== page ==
A new study has found that consuming Chinese red yeast rice may almost halve the risk of suffering a second heart attack.
Not only that, a partially purified extract of this rice, called Xuezhikang (XZK), can also reduce the risk of bypass surgery/angioplasty, cardiovascular mortality and total mortality by one-third and cancer mortality by two-thirds.
The study was conducted on almost 5,000 patients, ranging in age from 18-70 over a five-year period at over 60 hospitals in China.
Corresponding author David M. Capuzzi, M.D., Ph.D, director of the Cardiovascular Disease Prevention Program at Jefferson's Myrna Brind Center of Integrative Medicine said that what was more 'exciting' was that being a natural product, this rice had "very few adverse side effects including no abnormal blood changes."
"People in the Far East have been taking Chinese red yeast rice as food for thousands of years, but no one has ever studied it clinically in a double-blind manner with a purified product against a placebo group until now and we are pleased with the results," said Capuzzi.
"However, people in the United States should know that the commercially available over-the-counter supplement found in your average health food store is not what was studied here. Those over-the-counter supplements are not regulated, so exact amounts of active ingredient are unknown and their efficacy has not been studied yet.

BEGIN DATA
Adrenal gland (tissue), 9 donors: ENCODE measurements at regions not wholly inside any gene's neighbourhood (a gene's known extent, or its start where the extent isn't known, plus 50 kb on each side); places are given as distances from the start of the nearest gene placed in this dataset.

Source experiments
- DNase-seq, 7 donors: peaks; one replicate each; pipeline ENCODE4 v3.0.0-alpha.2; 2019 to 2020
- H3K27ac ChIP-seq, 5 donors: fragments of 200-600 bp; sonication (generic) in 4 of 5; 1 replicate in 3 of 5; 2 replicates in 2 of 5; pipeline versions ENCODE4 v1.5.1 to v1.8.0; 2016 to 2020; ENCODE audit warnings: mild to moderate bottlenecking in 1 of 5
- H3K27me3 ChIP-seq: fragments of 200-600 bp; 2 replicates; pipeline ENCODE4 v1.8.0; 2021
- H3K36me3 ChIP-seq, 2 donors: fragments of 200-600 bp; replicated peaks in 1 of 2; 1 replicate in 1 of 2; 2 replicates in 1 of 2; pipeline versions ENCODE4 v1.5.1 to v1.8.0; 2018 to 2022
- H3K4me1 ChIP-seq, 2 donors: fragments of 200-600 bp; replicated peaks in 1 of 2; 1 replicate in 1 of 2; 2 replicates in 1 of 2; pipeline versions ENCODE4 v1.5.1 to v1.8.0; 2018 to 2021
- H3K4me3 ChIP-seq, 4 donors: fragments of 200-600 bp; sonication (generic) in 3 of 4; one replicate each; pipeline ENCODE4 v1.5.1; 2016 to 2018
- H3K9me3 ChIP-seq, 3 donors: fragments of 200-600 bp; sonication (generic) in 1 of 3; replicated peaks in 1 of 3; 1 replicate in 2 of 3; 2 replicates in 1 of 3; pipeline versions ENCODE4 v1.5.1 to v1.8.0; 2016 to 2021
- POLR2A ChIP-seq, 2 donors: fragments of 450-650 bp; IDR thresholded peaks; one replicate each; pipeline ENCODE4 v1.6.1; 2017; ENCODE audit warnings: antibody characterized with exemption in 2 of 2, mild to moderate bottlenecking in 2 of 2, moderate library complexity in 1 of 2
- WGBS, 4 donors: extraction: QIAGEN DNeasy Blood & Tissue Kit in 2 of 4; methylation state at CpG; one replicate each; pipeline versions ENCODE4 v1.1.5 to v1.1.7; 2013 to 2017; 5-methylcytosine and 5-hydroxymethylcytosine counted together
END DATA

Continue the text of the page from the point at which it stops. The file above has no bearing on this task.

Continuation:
"I think it is surprising that a natural product like XZK would have this great an effect.
"If further testing and study prove true, my hope is that XZK becomes an important therapeutic agent to treat cardiovascular disorders and in the prevention of disease whether someone has had a heart attack or not.
"But it is important to recognize the fact we do not know exactly how Chinese red yeast rice works. The exact ingredients from the XZK capsules have not been isolated and studied yet. Still the results were so profound, even out performing statins prescribed in numerous western populations, that further study should certainly be investigated."
Participants of the study had suffered a heart attack in the previous year.
They were given two-300-milligram XZK capsules or a placebo and tracked over a five-year period.
The XZK capsules contained a combination of lovastatin, lovastatin hydroxyl acid, ergosterol and other components.
Capuzzi and Zonliang Lu, M.D., Ph.D, from the Fuwai Hospital at the Chinese Academy of Medical Science report their findings in the June 15th edition of the American Journal of Cardiology.